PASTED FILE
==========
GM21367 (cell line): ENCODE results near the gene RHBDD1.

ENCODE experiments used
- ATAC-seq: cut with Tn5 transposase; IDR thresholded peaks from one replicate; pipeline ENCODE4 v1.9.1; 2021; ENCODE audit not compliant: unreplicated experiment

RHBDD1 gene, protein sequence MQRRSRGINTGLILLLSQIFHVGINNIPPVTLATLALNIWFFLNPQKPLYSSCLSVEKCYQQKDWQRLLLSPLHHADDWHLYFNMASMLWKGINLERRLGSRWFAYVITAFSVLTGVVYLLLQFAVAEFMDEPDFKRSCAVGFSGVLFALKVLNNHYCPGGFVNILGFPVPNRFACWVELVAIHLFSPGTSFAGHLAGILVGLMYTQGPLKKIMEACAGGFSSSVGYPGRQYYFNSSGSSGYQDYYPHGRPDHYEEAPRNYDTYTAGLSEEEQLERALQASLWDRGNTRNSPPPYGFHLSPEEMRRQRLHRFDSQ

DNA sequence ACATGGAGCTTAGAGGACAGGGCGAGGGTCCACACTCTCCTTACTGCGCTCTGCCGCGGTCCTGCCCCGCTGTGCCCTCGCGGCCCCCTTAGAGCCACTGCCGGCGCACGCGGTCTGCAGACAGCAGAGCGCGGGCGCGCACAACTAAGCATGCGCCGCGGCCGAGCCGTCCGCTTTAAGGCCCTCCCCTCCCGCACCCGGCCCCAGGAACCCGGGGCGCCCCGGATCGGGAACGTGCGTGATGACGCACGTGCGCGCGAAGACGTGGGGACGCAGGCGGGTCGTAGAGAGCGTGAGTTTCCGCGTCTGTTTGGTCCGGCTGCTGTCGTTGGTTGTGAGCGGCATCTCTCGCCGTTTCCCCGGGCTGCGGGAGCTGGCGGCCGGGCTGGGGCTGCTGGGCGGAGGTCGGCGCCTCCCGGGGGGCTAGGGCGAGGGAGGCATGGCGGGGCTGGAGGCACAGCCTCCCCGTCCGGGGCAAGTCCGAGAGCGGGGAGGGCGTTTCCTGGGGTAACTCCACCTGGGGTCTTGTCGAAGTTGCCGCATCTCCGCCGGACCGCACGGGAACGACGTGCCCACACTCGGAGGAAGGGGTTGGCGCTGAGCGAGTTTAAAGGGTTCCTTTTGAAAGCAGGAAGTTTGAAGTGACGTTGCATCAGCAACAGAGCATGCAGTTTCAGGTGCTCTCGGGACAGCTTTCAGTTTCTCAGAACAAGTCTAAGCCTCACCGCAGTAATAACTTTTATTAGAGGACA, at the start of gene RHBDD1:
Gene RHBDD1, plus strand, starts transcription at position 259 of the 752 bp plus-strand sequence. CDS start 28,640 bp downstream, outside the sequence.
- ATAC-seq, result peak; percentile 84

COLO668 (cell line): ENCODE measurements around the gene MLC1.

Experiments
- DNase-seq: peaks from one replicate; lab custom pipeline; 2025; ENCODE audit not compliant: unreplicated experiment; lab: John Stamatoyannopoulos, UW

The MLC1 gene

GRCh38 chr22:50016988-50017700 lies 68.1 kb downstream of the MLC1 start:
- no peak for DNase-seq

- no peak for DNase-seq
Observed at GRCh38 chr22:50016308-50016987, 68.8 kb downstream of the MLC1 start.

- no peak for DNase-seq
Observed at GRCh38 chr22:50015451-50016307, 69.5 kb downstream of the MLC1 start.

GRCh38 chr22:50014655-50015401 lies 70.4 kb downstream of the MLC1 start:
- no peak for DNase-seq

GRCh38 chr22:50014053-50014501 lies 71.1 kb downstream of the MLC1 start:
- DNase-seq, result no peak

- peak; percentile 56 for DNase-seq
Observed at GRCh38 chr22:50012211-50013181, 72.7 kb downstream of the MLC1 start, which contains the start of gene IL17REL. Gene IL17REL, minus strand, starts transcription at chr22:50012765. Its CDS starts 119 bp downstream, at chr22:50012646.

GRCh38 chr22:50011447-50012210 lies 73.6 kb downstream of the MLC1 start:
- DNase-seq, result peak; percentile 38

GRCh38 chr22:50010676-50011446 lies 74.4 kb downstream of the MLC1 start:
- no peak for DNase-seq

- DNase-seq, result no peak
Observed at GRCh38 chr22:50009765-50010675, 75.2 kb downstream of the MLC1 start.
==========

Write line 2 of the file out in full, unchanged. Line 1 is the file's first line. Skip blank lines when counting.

ENCODE experiments used